Jan
15

A long shutdown hinders Trump’s deregulatory efforts

From: The Hill | Opinion

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Less visible, however, is the absence of smaller and less public-facing entities such as the Office of Management and Budget (OMB), which employs about 450 people. Nestled in the OMB is a small office, the Office of Information and Regulatory Affairs (OIRA), where I was part of the career staff until last year. An office that inspires colorful language, OIRA has been called “obscure but powerful” and the “cockpit of the regulatory state.” It has many functions, but the one that garners most public attention is its role in reviewing draft regulations before they are issued to the public.

Jan
08

2018: The Year in Regulation

From: American Action Forum

Dan Bosch, Dan Goldbeck

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PAPERWORK

This past year was a net deregulatory one in terms of estimated costs, but across all final rules, estimated paperwork burdens increased by nearly 10 million hours. The primary reason for this disparity comes down to a single rule: The Department of Agriculture’s “National Bioengineered Food Disclosure Standard.” As seen above, this rule clocks in at number one in the “Costliest Rules” ranking with roughly $5.6 billion in present value costs. The 20.5 million hours of new paperwork requirements under the rule likely contributed heavily to this price tag. This rule is something of an outlier for the year, however, as the second most burdensome rule brings only 900,855 hours – a difference of roughly 19.6 million hours.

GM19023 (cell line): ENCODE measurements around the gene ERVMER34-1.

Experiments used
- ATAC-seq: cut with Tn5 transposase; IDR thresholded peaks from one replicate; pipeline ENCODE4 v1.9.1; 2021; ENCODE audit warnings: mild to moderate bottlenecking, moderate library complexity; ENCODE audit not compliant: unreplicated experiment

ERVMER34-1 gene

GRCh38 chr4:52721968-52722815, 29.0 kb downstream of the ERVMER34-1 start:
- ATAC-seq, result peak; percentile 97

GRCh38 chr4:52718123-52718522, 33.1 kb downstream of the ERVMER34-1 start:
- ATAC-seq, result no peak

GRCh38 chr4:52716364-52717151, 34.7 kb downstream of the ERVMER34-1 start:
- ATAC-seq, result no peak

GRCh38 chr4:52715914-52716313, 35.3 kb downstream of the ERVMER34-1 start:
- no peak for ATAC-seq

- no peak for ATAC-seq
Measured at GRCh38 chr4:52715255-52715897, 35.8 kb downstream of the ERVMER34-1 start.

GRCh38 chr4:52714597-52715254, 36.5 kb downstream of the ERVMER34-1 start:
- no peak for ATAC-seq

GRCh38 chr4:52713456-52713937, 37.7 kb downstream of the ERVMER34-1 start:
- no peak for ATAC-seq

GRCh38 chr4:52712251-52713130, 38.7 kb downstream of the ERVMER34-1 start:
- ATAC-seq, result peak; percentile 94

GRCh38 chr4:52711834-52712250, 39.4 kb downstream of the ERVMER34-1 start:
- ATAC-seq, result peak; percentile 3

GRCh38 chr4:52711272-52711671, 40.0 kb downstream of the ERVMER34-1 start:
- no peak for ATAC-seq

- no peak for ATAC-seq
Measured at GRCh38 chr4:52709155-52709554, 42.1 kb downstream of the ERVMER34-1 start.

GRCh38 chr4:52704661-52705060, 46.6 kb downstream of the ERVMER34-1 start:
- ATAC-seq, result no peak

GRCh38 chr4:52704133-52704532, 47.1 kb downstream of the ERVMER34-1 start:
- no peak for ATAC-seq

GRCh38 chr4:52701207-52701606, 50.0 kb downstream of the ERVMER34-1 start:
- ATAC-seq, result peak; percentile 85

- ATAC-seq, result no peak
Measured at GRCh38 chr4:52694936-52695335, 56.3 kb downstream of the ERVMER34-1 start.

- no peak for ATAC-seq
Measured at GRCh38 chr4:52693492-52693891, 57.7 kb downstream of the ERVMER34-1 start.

Jan
03

OIRA Oversight of the Regulatory Process is an Essential Government Function

From: Bloomberg Government

Rulemaking Goes Dark During Shutdown Over Spending Standoff

Cheryl Bolen

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The agency rulemaking process continues for funded or excepted agencies, a senior administration official said in an email to Bloomberg Government. OIRA is providing necessary support to those agencies and activities, consistent with law, the official said.

Read Complete Article

Dec
26

Introduction of business rules slows sharply under Trump

From: Financial Times

Administration is also making progress in eliminating existing regulations

in Washington

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Government figures published by the Office of Information and Regulatory Affairs show that while the Trump administration is making progress on eliminating existing rules, the biggest change has been in the pace of new regulatory actions.

In the first two years of Mr Trump’s term in office, 54 regulations classified as “economically significant” — with an impact of $100m a year or more — have been issued.

Read Complete Article

Dec
14

Here’s A Year-End Roundup Of White House And Federal Agency Efforts To Streamline Guidance Documents

From: Forbes

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Some revocations of rules or guidance can be quite obscure. In any event, there should be more attention given to reporting and inventorying guidance, best achieved in the current environment by a new executive order focused exclusively on guidance documents.